Glass Houses (album)

Glass Houses is the seventh studio album by American singer-songwriter Billy Joel, released on March 12, 1980.[3] It features Joel's first song to peak at No.  1 on Billboard's Pop Singles chart, "It's Still Rock and Roll to Me". The album itself topped the Pop Albums chart for six weeks and was ranked No.  4 on Billboard's 1980 year-end album chart.[4] The album is the 41st best selling album of the 1980s, with sales of 7.1 million copies in the U.S. alone. In 1981, Joel won a Grammy Award for "Best Male Rock Vocal Performance" for his work on Glass Houses.[5] According to music critic Stephen Thomas Erlewine, the album featured "a harder-edged sound" compared to Joel's other work, in response to the punk and new wave movements.[6] This was also the final studio album to feature the original incarnation (Joel, Richie Cannata, Doug Stegmeyer, Russell Javors, & Liberty DeVitto) of the Billy Joel Band, albeit with new lead guitarist David Brown.

Glass Houses
Billy Joel - Glass Houses.jpg
Studio album by
ReleasedMarch 12, 1980
Recorded1979 at A&R Recording, New York City
LabelFamily Productions/Columbia
ProducerPhil Ramone
Billy Joel chronology
52nd Street
Glass Houses
Songs in the Attic
Back cover (some versions)
On the LP and some CD releases, Joel is shown looking through a hole after throwing a rock in the glass house. This is also seen on the front cover of some of the single releases from this album.
On the LP and some CD releases, Joel is shown looking through a hole after throwing a rock in the glass house. This is also seen on the front cover of some of the single releases from this album.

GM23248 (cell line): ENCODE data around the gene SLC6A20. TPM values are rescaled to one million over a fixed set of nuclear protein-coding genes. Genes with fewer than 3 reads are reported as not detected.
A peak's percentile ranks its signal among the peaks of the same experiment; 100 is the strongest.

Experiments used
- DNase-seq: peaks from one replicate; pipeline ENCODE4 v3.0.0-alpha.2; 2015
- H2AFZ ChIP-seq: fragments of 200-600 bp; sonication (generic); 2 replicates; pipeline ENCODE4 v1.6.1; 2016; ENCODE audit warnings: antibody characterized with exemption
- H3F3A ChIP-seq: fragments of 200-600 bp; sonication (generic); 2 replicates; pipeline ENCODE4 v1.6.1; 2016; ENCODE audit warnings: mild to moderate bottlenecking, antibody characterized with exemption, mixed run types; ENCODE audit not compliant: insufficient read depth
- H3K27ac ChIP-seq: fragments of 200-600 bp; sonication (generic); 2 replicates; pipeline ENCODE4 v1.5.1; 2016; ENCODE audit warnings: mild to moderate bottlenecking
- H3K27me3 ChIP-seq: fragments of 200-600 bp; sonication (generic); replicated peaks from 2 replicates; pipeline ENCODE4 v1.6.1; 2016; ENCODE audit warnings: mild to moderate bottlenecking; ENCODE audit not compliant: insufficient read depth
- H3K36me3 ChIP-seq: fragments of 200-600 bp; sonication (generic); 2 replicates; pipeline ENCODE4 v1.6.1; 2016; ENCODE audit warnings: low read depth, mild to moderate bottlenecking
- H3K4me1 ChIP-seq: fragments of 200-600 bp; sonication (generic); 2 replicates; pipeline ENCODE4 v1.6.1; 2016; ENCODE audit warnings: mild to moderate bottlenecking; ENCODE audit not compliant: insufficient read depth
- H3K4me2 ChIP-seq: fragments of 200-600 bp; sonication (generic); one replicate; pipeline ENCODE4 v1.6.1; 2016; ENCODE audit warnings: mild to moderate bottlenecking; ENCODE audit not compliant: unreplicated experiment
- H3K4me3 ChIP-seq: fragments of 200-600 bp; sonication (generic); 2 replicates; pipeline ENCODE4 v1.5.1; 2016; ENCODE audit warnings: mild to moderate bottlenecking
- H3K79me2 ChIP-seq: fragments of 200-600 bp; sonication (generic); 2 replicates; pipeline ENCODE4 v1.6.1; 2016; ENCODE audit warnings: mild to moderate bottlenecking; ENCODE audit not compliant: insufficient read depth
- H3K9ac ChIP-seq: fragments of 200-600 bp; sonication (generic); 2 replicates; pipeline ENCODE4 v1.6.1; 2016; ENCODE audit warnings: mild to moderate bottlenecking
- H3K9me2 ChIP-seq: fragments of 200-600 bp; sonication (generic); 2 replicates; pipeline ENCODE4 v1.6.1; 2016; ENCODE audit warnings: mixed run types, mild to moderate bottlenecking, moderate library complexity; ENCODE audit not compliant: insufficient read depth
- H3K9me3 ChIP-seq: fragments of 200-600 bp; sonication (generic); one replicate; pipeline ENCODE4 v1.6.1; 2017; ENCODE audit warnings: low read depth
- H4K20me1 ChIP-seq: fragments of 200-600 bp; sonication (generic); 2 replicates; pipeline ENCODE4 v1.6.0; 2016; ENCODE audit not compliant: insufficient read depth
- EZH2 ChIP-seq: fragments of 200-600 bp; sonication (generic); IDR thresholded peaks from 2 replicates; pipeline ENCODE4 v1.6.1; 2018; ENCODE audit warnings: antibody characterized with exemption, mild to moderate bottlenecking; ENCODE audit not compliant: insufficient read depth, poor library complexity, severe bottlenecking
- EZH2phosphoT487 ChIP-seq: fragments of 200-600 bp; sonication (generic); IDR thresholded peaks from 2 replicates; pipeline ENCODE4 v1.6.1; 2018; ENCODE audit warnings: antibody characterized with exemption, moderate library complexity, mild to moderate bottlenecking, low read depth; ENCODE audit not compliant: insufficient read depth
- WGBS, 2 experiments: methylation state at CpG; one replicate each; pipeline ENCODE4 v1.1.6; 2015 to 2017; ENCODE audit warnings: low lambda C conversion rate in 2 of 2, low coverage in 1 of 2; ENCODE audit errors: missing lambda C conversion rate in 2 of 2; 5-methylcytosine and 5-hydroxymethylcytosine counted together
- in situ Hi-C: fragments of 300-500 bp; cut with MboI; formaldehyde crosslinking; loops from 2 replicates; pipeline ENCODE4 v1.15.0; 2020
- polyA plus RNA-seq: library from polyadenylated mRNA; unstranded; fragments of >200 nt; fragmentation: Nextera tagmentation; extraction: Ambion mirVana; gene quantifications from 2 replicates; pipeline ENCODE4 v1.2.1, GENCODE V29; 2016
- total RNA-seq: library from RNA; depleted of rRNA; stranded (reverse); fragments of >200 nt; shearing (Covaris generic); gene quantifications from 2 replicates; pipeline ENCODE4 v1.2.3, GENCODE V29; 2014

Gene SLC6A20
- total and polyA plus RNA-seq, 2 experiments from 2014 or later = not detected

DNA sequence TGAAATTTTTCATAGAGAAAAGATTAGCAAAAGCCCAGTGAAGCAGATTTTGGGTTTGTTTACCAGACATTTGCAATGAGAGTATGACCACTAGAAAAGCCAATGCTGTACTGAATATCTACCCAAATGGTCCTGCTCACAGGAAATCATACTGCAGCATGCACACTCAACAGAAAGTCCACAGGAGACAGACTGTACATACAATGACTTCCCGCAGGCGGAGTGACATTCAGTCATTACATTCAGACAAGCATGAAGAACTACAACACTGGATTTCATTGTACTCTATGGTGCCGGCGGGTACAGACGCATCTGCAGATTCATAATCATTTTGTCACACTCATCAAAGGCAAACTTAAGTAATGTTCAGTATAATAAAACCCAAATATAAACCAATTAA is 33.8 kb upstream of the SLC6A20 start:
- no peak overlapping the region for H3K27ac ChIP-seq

Singles from Glass Houses
  1. "All for Leyna"
    Released: January 1980
  2. "You May Be Right"
    Released: March 1980
  3. "It's Still Rock and Roll to Me"
    Released: May 1980
  4. "Don't Ask Me Why"
    Released: July 1980
  5. "Sometimes a Fantasy"
    Released: 1980


This album was the third collaboration between Joel and producer Phil Ramone, following The Stranger and 52nd Street and the final such collaboration in association with Home Run.

Opening with the sound of glass shattering, Glass Houses has more of a hard rock feel than Joel's previous albums. The cover shows Joel poised to throw a rock through the two-story window of his real-life waterfront glass house in Cove Neck. On some versions, the back cover shows Joel looking through the hole that the rock made in the glass. This alludes to the adage that "people in glass houses shouldn't throw stones".

In 2004, the pop-culture journalist and rock critic Chuck Klosterman praised the album in an essay on Joel titled "Every Dog Must Have His Every Day, Every Drunk Must Have His Drink" from his book Sex, Drugs, and Cocoa Puffs (the title of the essay refers to a line from the Glass Houses song "Don't Ask Me Why").[7] In particular, Klosterman praised some of the more obscure tracks from the album including "All for Leyna", "I Don't Want to Be Alone", "Sleeping with the Television On" and "Close to the Borderline."[7]

Critical receptionEdit

Professional ratings
Review scores
AllMusic     [8]
Blender     [9]
Christgau's Record Guide: The '80sB[2]
Encyclopedia of Popular Music     [10]
The Great Rock Discography6/10[11]
Rolling Stone     [12]
The Rolling Stone Album Guide     [13]
Smash Hits8/10[14]